Peaches III

Notes and Comments

Previous entry This Album Refs Global N&C Refs Songs Index

  To Album Refs
To Global Refs
"Let's hear it for another great Italian,
Conlon Nancarrow, ladies and gentlemen.
  Conlon Nancarrow is an American Composer who now lives in Mexico. The reason for this is that he fought for the Abraham Lincoln Brigade in the Spanish civil war. After he came back the US didn't want to let him back into the country because they figured that anyone who fought against Franco must therefore be a communist. He has spent his time in Mexico punching holes in player piano roles (a low tech version of Zappa's Synclavier work). He has written a few pieces for other instruments, but his most interesting work are these player piano studies. I think they are now available on CD for an astronomical sum.
From: (Martin Gregorie)
  There are several (5?) CDs out of his piano rolls. Too heavy for me as an intro, so I got the single CD album by the Ensemble Moderne. The orchestrations are by their arranger in association with Nancarrow and cover some of the reproducing piano compositions plus stuff originally scored for musicians. Can't remenber the title, (its 'Nancarrow' or 'Studies' or some such) and I'm pretty sure its on the RCA Red Label series.
  It's Studies
From: Mark Edmonds <>
  Also, Johanna MacGreggor has recently recorded a Nancarrow CD for the Collins Classics label which has been very well received.
From: "Hans Hendriks" <>
  found at:
Conlon Nancarrow
  Through his astounding Studies for Player Piano, Conlon Nancarrow has carried the notion of polytemporality (music with simultaneously varying tempos in different voices) to the very limits of human perception.
  Born in Texarkana, Arkansas in 1912, Nancarrow was active in his early years as a trumpeter, playing jazz and other types of popular music. He attended the Cincinnati College Conservatory of Music from 1929-32, and later studied composition and counterpoint in Boston with Nicolas Slonimsky, Walter Piston, and Roger Sessions (1933-36). He values most his work with Sessions: "The only formal studies I did that were important were the studies I had in strict counterpoint with Roger Sessions. That was the only formal training I ever had. And they were rigid! I'd do this strict counterpoint exercise, and then I'd take a piece of my music and say to him, 'What do you think of this?' 'Very interesting; where's your counterpoint exercise?'" Nancarrow also cites Bach and Stravinsky as seminal influences.
  In 1937 Nancarrow enlisted in the Abraham Lincoln Brigade to fight against Franco in the Spanish Civil War. On his return to the United States in 1939 he became involved in the New York new music scene, contributing several reviews to Modern Music and associating with other composers such as Elliot Carter and Aaron Copland.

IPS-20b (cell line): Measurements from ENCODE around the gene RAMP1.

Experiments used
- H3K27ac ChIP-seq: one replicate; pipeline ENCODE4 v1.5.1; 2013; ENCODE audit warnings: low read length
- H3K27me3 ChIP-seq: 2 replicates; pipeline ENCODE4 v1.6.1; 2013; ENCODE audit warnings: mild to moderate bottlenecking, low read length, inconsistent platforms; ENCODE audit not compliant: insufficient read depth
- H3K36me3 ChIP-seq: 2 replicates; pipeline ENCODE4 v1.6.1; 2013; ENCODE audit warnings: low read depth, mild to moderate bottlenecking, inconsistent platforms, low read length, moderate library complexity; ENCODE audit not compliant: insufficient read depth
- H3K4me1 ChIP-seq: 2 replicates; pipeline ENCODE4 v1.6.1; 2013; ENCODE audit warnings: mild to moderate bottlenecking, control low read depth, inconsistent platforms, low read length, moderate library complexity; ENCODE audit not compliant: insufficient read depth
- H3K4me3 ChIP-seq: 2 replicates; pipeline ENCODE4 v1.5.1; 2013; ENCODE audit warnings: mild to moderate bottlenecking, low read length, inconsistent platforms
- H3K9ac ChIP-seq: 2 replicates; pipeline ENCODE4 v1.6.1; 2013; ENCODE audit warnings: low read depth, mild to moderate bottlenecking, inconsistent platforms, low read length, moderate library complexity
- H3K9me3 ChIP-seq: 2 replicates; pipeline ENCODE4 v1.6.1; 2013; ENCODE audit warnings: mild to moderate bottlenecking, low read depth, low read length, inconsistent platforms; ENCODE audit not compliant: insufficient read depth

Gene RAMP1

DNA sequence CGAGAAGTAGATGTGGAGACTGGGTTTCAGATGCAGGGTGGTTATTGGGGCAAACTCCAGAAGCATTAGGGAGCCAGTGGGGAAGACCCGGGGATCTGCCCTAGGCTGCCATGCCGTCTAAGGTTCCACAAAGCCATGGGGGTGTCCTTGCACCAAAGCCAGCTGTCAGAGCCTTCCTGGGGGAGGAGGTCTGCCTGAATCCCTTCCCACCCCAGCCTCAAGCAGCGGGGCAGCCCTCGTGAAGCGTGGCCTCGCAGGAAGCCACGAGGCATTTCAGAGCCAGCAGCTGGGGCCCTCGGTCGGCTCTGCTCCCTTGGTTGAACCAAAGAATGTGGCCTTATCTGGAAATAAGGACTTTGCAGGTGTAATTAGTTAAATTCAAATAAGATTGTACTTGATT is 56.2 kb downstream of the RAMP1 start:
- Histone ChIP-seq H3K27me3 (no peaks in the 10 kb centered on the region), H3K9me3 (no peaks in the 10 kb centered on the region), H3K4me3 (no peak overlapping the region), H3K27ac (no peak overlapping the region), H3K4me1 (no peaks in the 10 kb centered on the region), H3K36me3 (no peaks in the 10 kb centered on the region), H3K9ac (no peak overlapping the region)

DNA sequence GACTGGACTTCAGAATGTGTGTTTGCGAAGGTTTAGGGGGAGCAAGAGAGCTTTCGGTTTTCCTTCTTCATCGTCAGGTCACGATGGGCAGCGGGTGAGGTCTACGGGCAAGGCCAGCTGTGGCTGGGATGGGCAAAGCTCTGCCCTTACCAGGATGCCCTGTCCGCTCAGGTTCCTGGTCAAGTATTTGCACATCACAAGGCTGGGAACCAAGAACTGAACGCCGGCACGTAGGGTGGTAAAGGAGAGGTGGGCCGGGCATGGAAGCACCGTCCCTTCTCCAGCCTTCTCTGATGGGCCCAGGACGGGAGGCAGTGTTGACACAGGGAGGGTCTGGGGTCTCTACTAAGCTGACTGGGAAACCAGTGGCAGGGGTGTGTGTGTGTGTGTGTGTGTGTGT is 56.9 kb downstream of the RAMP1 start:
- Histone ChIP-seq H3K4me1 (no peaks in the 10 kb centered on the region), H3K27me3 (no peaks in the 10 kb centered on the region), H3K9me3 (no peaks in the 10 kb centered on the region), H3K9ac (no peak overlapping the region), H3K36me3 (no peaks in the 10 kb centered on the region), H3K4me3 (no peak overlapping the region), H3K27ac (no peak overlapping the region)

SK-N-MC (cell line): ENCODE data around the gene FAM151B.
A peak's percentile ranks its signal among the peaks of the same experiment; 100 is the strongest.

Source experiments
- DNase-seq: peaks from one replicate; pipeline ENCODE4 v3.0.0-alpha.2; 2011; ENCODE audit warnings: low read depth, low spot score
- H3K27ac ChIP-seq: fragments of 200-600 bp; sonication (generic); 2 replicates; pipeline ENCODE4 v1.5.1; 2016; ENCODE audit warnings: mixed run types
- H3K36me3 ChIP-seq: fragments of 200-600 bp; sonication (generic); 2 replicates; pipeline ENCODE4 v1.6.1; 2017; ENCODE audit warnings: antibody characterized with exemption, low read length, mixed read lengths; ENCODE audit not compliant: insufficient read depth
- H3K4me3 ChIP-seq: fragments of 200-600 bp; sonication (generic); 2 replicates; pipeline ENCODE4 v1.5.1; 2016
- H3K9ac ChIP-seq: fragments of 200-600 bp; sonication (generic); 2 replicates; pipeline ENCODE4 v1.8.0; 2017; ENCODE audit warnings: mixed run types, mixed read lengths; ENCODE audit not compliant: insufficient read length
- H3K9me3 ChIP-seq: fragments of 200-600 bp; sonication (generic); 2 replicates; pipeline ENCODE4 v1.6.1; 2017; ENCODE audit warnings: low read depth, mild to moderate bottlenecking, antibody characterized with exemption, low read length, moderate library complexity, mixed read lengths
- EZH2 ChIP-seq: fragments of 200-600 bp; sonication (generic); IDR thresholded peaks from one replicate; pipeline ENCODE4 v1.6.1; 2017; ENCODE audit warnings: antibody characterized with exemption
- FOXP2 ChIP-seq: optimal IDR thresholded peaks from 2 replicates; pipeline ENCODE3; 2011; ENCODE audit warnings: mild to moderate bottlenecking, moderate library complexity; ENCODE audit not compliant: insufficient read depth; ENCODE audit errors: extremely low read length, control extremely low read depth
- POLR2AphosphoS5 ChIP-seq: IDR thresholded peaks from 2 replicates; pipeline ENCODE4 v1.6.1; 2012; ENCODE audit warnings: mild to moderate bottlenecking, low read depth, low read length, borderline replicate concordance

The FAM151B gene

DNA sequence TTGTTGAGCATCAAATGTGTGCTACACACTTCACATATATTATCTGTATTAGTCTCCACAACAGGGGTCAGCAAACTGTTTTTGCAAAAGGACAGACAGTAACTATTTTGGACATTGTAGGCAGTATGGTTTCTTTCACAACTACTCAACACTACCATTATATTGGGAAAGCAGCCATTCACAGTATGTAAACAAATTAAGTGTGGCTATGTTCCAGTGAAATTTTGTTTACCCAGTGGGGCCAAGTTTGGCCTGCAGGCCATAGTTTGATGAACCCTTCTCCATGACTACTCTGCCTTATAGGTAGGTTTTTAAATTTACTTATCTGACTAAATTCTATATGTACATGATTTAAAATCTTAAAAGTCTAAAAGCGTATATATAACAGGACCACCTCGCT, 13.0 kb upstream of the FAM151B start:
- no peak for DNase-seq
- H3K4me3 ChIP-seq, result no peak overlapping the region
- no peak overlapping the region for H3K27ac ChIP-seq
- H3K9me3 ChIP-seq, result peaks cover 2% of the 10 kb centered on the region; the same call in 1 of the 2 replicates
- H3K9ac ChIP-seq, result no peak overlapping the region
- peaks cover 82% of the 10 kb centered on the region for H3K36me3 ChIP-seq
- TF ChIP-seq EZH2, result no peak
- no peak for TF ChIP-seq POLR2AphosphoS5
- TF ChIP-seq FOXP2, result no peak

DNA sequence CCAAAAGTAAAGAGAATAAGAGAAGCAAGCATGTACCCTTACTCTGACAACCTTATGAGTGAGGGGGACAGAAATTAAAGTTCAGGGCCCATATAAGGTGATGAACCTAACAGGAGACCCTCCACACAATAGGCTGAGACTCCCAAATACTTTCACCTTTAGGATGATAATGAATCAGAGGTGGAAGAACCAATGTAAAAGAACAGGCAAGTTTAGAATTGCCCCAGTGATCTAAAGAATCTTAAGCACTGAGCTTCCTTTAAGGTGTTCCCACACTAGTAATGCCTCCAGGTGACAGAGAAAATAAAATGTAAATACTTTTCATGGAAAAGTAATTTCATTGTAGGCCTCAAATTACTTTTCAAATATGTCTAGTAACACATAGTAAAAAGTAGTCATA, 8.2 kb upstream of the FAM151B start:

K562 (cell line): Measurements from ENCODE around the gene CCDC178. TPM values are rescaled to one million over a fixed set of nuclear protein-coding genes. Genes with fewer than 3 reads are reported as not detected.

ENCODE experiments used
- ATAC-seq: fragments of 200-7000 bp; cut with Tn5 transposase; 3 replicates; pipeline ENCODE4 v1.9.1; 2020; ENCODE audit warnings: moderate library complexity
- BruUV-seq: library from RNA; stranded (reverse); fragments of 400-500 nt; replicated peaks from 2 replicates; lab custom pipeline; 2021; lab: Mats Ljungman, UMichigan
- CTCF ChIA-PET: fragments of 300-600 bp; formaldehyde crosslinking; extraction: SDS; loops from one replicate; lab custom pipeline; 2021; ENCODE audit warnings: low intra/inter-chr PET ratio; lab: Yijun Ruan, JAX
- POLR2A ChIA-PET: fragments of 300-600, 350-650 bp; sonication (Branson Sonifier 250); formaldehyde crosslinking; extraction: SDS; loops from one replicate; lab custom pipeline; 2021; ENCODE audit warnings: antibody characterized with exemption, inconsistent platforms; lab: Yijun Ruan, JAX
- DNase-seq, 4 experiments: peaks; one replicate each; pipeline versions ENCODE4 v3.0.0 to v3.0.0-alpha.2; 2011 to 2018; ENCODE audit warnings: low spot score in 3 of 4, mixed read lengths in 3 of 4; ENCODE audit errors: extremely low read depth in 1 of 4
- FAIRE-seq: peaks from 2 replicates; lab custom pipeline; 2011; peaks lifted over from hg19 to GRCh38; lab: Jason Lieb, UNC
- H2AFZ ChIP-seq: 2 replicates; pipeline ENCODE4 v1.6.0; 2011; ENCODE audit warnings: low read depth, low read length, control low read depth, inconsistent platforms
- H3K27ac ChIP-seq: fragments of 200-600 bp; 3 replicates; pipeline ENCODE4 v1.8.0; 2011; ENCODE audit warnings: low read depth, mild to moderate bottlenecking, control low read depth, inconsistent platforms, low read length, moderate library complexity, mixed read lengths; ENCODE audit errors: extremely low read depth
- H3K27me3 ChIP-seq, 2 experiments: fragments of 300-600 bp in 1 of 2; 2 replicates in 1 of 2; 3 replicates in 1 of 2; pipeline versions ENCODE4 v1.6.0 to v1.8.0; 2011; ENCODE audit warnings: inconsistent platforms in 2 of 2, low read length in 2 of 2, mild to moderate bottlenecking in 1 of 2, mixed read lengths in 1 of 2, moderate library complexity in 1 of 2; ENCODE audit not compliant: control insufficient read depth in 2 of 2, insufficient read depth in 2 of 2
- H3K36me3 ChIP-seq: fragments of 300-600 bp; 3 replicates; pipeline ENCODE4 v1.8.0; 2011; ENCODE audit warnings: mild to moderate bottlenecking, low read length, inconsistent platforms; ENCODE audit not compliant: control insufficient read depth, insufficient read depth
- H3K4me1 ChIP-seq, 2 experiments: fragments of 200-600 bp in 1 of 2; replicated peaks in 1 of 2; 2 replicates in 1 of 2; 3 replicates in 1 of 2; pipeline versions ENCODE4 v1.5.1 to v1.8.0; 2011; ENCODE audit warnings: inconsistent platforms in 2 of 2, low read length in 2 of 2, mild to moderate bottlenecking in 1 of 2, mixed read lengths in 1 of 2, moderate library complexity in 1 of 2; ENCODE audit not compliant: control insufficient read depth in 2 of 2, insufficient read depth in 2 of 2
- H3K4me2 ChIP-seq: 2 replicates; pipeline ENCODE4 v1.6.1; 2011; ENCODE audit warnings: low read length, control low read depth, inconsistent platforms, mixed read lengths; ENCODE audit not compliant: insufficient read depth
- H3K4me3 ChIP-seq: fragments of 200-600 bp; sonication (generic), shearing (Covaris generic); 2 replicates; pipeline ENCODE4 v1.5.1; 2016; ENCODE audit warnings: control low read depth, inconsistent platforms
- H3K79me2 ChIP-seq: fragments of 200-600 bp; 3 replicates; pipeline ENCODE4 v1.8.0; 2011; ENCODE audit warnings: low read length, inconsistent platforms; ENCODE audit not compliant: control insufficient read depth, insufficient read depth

Nancarrow has always been a dedicated socialist, which made him politically unacceptable in the United States. This was brought plainly home when he applied for a passport and was denied. Angry at such treatment, he moved to Mexico City in the early 1940s where he has lived ever since, and now as a Mexican citizen since 1956.
  Nancarrow returned to the player piano partly because of Mexico's extreme musical isolation. Another more compelling reason was his long-standing frustration at the inability of musicians to deal with even moderately difficult rhythms. He goes so far as to say that "As long as I've been writing music I've been dreaming of getting rid of the performers." With the advent of the phonograph, the player piano has been relegated to the status of an object of nostalgia. But not so for Nancarrow, who since the late 1940s has composed almost exclusively for the instrument.
  The recipient of a MacArthur Fellowship, Nancarrow's complete Studies for Player Piano have been released on compact disc by Wergo (Germany), produced by Charles Amirkhanian.
  To Album Refs
To Global Refs
Let's hear it for another great Italian,
Al DiMeola, ladies and gentlemen.
From: Trevor Graham <>
  I don't know if there is any significance in Franks reference to either Al DiMeola or Alvin Lee but looking through Zappalog ( a 100+page book listing all the artists/records/bootlegs etc involving Zappa ) neither played with Frank
From: (Jeff Rocca)
  Al DiMeola played with Frank Zappa on November 17, 1981 at a concert at The Ritz Theater in New York City. Al played "Clowns On Velvet" and "Ride Like The Wind" with the band. It's available on bootleg.
From: (Cliff Heller)
  No mention made of the fact that after this intro, one of the guitar players (stevie with the light blue hair?) plays a very characteristic DiMeola rising chromatic.
  To Album Refs
To Global Refs
Vinnie, Butzis, Vinnie's
girlfriend, Butzis' girlfriend, Patty, Denny, uh,
  Al Malkin once again
  To Album Refs
To Global Refs
"Ed, another Vinnie, Arthur, Al DiMeola, ladies
and gentlemen. Thanks for coming to the show,
hope you enjoyed it. On behalf of
Alvin Lee,
see you next time."
  What could it mean?
From: John Henley <>
  Nothing - just another Frank joke, based on something he said earlier.
From: "Mr. Mike" <>
  Alvin Lee was the lead guitarist of Ten Years After who had a very flashy guitar style.

Previous entry This Album Refs Global N&C Refs Songs Index

SOVA NOSE Any proposal? I'd like to hear!
Provocation, compilation and design © Vladimir Sovetov, 1994-2004
You could download, copy and redistribute this material freely as long as you keep copyright notice intact and don't make any profite on it.